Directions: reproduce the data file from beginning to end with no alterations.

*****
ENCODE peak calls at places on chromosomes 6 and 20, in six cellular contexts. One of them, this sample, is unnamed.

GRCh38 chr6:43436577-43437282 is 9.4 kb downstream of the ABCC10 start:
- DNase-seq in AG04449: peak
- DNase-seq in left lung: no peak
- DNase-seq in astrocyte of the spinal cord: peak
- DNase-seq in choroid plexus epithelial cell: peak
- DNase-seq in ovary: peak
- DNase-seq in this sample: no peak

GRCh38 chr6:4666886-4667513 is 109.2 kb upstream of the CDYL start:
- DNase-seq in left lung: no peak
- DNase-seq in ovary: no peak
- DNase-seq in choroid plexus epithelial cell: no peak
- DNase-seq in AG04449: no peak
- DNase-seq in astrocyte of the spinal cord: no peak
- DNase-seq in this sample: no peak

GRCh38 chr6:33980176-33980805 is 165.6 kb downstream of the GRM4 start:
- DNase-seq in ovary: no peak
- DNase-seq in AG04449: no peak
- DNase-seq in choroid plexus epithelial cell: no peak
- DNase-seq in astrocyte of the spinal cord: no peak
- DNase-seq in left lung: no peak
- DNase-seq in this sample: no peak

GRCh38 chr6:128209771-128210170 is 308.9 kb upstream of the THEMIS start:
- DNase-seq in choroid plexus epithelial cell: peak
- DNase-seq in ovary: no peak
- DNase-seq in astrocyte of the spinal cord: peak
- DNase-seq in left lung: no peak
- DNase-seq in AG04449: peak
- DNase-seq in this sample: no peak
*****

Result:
ENCODE peak calls at places on chromosomes 6 and 20, in six cellular contexts. One of them, this sample, is unnamed.

GRCh38 chr6:43436577-43437282 is 9.4 kb downstream of the ABCC10 start:
- DNase-seq in AG04449: peak
- DNase-seq in left lung: no peak
- DNase-seq in astrocyte of the spinal cord: peak
- DNase-seq in choroid plexus epithelial cell: peak
- DNase-seq in ovary: peak
- DNase-seq in this sample: no peak

GRCh38 chr6:4666886-4667513 is 109.2 kb upstream of the CDYL start:
- DNase-seq in left lung: no peak
- DNase-seq in ovary: no peak
- DNase-seq in choroid plexus epithelial cell: no peak
- DNase-seq in AG04449: no peak
- DNase-seq in astrocyte of the spinal cord: no peak
- DNase-seq in this sample: no peak

GRCh38 chr6:33980176-33980805 is 165.6 kb downstream of the GRM4 start:
- DNase-seq in ovary: no peak
- DNase-seq in AG04449: no peak
- DNase-seq in choroid plexus epithelial cell: no peak
- DNase-seq in astrocyte of the spinal cord: no peak
- DNase-seq in left lung: no peak
- DNase-seq in this sample: no peak

GRCh38 chr6:128209771-128210170 is 308.9 kb upstream of the THEMIS start:
- DNase-seq in choroid plexus epithelial cell: peak
- DNase-seq in ovary: no peak
- DNase-seq in astrocyte of the spinal cord: peak
- DNase-seq in left lung: no peak
- DNase-seq in AG04449: peak
- DNase-seq in this sample: no peak